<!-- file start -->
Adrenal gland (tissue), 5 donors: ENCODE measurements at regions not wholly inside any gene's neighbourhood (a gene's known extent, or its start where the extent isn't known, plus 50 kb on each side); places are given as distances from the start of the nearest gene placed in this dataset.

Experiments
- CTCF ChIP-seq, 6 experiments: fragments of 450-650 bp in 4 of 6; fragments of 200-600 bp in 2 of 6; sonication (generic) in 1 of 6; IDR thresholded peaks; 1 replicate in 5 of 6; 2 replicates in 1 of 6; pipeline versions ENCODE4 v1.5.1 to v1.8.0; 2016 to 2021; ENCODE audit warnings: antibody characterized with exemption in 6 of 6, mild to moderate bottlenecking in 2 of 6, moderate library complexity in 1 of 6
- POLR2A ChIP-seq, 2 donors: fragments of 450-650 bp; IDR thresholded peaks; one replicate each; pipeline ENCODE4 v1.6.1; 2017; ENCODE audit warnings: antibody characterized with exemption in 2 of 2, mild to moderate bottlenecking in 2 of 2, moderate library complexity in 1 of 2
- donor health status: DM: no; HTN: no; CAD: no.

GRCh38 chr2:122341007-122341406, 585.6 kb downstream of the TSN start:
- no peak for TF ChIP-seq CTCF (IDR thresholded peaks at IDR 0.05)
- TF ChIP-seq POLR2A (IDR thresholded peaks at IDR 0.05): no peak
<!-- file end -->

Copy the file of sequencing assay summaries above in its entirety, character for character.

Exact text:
Adrenal gland (tissue), 5 donors: ENCODE measurements at regions not wholly inside any gene's neighbourhood (a gene's known extent, or its start where the extent isn't known, plus 50 kb on each side); places are given as distances from the start of the nearest gene placed in this dataset.

Experiments
- CTCF ChIP-seq, 6 experiments: fragments of 450-650 bp in 4 of 6; fragments of 200-600 bp in 2 of 6; sonication (generic) in 1 of 6; IDR thresholded peaks; 1 replicate in 5 of 6; 2 replicates in 1 of 6; pipeline versions ENCODE4 v1.5.1 to v1.8.0; 2016 to 2021; ENCODE audit warnings: antibody characterized with exemption in 6 of 6, mild to moderate bottlenecking in 2 of 6, moderate library complexity in 1 of 6
- POLR2A ChIP-seq, 2 donors: fragments of 450-650 bp; IDR thresholded peaks; one replicate each; pipeline ENCODE4 v1.6.1; 2017; ENCODE audit warnings: antibody characterized with exemption in 2 of 2, mild to moderate bottlenecking in 2 of 2, moderate library complexity in 1 of 2
- donor health status: DM: no; HTN: no; CAD: no.

GRCh38 chr2:122341007-122341406, 585.6 kb downstream of the TSN start:
- no peak for TF ChIP-seq CTCF (IDR thresholded peaks at IDR 0.05)
- TF ChIP-seq POLR2A (IDR thresholded peaks at IDR 0.05): no peak